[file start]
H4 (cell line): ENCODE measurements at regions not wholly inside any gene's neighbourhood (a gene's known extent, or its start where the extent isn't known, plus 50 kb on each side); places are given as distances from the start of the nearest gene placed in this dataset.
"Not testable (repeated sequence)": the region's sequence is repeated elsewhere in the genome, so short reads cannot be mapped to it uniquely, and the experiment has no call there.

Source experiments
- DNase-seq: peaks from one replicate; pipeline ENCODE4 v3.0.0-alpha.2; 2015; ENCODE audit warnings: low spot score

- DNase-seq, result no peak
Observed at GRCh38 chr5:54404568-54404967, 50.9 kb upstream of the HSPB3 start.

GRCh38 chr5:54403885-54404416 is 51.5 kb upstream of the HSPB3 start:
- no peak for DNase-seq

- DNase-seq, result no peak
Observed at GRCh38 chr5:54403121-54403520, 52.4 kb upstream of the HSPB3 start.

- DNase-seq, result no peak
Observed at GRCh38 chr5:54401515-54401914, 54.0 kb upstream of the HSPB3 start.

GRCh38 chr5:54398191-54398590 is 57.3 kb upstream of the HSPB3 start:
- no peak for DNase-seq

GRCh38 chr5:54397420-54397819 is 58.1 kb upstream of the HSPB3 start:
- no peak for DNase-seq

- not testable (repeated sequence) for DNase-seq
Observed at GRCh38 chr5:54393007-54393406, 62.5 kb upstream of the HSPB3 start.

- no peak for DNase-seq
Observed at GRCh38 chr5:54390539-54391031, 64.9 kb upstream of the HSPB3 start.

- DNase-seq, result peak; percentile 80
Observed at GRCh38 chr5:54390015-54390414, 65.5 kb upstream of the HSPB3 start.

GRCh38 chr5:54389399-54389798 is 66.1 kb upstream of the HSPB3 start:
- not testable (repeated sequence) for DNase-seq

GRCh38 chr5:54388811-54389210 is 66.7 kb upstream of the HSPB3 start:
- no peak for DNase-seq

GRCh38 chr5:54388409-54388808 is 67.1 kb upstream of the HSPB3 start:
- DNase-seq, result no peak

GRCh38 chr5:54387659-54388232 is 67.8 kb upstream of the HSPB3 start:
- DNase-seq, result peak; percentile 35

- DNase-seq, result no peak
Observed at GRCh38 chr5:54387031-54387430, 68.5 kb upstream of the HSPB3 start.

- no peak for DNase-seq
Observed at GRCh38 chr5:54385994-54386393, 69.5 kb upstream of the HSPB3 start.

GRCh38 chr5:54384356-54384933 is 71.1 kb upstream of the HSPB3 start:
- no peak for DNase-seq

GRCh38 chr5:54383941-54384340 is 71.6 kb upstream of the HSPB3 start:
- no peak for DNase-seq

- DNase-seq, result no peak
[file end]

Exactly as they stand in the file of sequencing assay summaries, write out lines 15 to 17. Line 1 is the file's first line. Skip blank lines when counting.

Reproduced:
GRCh38 chr5:54397420-54397819 is 58.1 kb upstream of the HSPB3 start:
- no peak for DNase-seq

- not testable (repeated sequence) for DNase-seq